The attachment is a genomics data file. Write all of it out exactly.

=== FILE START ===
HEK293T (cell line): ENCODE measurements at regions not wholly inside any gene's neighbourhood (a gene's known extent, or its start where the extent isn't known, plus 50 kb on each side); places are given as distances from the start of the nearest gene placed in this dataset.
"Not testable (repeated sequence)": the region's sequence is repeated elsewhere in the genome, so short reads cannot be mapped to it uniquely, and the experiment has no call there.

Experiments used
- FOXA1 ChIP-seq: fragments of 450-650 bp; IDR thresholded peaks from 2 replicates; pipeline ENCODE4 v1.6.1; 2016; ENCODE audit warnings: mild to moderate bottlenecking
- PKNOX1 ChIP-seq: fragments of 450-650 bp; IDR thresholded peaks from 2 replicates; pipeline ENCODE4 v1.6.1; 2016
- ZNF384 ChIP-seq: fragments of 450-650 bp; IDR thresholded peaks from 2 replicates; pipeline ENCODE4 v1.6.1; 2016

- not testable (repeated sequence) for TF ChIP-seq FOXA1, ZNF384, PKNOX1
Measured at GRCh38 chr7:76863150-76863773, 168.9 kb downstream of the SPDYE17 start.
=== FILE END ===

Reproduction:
HEK293T (cell line): ENCODE measurements at regions not wholly inside any gene's neighbourhood (a gene's known extent, or its start where the extent isn't known, plus 50 kb on each side); places are given as distances from the start of the nearest gene placed in this dataset.
"Not testable (repeated sequence)": the region's sequence is repeated elsewhere in the genome, so short reads cannot be mapped to it uniquely, and the experiment has no call there.

Experiments used
- FOXA1 ChIP-seq: fragments of 450-650 bp; IDR thresholded peaks from 2 replicates; pipeline ENCODE4 v1.6.1; 2016; ENCODE audit warnings: mild to moderate bottlenecking
- PKNOX1 ChIP-seq: fragments of 450-650 bp; IDR thresholded peaks from 2 replicates; pipeline ENCODE4 v1.6.1; 2016
- ZNF384 ChIP-seq: fragments of 450-650 bp; IDR thresholded peaks from 2 replicates; pipeline ENCODE4 v1.6.1; 2016

- not testable (repeated sequence) for TF ChIP-seq FOXA1, ZNF384, PKNOX1
Measured at GRCh38 chr7:76863150-76863773, 168.9 kb downstream of the SPDYE17 start.